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This is the informal part of the web site.
People without a sense of humour and those easily offended, for their own safety, should not proceed further
Currently, all the published articles stored here are written by Steve Punter. But that's only because the other Associates 'haven't got around to it yet'. Steve's views are his own and not necessarily shared by other STA Associates, staff members or our clients. Most of these articles should be read with your tongue jammed firmly in cheek. Your own cheek, of course.
None of these articles, or any part of these articles, may be used, copied or duplicated or distributed in any form whatever without written permission from the Author.
Exception: Students are welcome to use
extracts from these articles for the purposes of creating their assignments, in return we expect the source to be recognised.
These articles are written in NZ for the home audience (or overseas Corporates with operations in NZ) and in the context of the NZ legal system. The articles are written for interest and debate only and are not offered as qualified legal advice. No charge or fee is received by the Author from the reader.
This is a brand new magazine on the HR scene in
Australia, so I'm pleased to be appearing in the first issues.
Launching a new magazine is always a heart-stopping process, and I wish Jan
& David Halstead all the best in their new venture.
Search for Meaning (apologies to Victor Frankle) (Mar04)
so I pinched the title - from Viktor Frankl’s book – but what an
interesting title, for the first article for 2004. Every year at this
time I go through this conscious/subconscious turmoil, sometimes
gazing at the stars for long periods, wondering just what the hell
it’s all supposed to be about. As any ‘Hitchhikers Guide to the
Galaxy’ fan will tell you, the answer is 42. I guess that’s about
as sensible answer as any other I’ve heard. Maybe we’re just
not supposed to know.
The Extra 1.6Km's (Aug 03)
have the same ring, does it? I wonder if Roman Centurions ever
discussed among themselves how some of their Legionaries had that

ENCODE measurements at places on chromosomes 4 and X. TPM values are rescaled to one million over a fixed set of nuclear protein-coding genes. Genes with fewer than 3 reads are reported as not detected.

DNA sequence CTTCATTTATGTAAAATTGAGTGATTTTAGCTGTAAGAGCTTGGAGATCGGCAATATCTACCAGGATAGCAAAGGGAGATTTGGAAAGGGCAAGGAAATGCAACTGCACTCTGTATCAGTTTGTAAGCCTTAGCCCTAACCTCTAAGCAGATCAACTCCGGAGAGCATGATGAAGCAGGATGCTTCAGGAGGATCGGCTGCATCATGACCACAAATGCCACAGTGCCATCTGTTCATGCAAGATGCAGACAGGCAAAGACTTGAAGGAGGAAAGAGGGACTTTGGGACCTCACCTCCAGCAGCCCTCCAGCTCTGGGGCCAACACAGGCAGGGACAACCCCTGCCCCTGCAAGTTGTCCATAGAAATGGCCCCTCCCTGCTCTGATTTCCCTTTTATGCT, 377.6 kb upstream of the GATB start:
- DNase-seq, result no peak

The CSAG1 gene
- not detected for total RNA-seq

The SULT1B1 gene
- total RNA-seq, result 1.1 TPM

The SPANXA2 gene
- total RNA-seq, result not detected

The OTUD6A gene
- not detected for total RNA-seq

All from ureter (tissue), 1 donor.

special ‘something’ that made them stand out, perhaps commenting
‘Ave! There goes a Legionary that is prepared to transit the extra
Having completed the formal Performance Review process – assuming
it’s an annual event:
is that it? Will we now forget it (with a sigh of compliance
relief) for another year? Not if you want to create a performance
culture, you won’t. The formal Review is just the start… This is
the fourth article in the series.
the Review (Apr/03)
you’ve managed to get Management buy-in (“Selling the Review”,
January issue) and assuming that both parties have put the effort into
preparation (“Preparing for the Review”, February issue), it’s
OK for participants to feel quite positive about embarking on the
Review itself. For some though, the old adage ‘be gentle – it’s
my first time’ might apply. We’re setting a pattern for the future
in what we are currently doing, so let’s make speed a last concern,
and take the time to do it right.
for the Review (Mar/03)
you’ve ever renovated an older home, and been confronted with
rotting timber, you’ll know the pointlessness of simply hiding the
problem with paint. That’s because no matter how good the paint is,
if there’s nothing solid for the paint to get a grip on, then it
will simply fall off within months. Following on from last issue
(Selling the Review), let’s look at how giving some time and effort
into the preparation phase will make the Performance Review more
meaningful, relevant, robust and effective.
the Performance Review (Jan/03)
Given that the benefits of Performance Review are so obvious, and so
well researched, it’s surprising that one even needs to think about
‘Selling’ the process; – Management should be queuing up to buy
in. Steve gives us tips on how to increase your chances of achieving
Steve Punter ANZIM,
Dip Bus (PMER), NCAET, FHRINZ, GNZATD
Staff Training Associates Ltd, Auckland, New Zealand.
© Steve Punter 2004 All rights reserved by the author.
Page updated 1st August 2004
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